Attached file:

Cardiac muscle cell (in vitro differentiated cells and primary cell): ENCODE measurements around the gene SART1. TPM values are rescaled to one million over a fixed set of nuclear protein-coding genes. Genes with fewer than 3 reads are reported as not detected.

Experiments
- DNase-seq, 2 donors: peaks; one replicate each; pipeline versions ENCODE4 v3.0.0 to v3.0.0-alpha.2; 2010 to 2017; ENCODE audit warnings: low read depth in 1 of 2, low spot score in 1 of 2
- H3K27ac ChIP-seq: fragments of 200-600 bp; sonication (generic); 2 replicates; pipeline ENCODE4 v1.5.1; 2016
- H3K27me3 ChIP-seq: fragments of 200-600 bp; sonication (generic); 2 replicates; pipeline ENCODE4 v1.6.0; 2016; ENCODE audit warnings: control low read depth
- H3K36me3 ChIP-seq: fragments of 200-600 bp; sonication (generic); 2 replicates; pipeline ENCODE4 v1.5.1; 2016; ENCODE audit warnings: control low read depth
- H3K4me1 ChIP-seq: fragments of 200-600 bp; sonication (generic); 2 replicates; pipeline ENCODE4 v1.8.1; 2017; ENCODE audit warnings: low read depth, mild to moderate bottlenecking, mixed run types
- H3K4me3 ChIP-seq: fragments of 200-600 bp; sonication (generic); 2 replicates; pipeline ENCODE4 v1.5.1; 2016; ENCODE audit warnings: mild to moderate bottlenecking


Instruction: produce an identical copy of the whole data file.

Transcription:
Cardiac muscle cell (in vitro differentiated cells and primary cell): ENCODE measurements around the gene SART1. TPM values are rescaled to one million over a fixed set of nuclear protein-coding genes. Genes with fewer than 3 reads are reported as not detected.

Experiments
- DNase-seq, 2 donors: peaks; one replicate each; pipeline versions ENCODE4 v3.0.0 to v3.0.0-alpha.2; 2010 to 2017; ENCODE audit warnings: low read depth in 1 of 2, low spot score in 1 of 2
- H3K27ac ChIP-seq: fragments of 200-600 bp; sonication (generic); 2 replicates; pipeline ENCODE4 v1.5.1; 2016
- H3K27me3 ChIP-seq: fragments of 200-600 bp; sonication (generic); 2 replicates; pipeline ENCODE4 v1.6.0; 2016; ENCODE audit warnings: control low read depth
- H3K36me3 ChIP-seq: fragments of 200-600 bp; sonication (generic); 2 replicates; pipeline ENCODE4 v1.5.1; 2016; ENCODE audit warnings: control low read depth
- H3K4me1 ChIP-seq: fragments of 200-600 bp; sonication (generic); 2 replicates; pipeline ENCODE4 v1.8.1; 2017; ENCODE audit warnings: low read depth, mild to moderate bottlenecking, mixed run types
- H3K4me3 ChIP-seq: fragments of 200-600 bp; sonication (generic); 2 replicates; pipeline ENCODE4 v1.5.1; 2016; ENCODE audit warnings: mild to moderate bottlenecking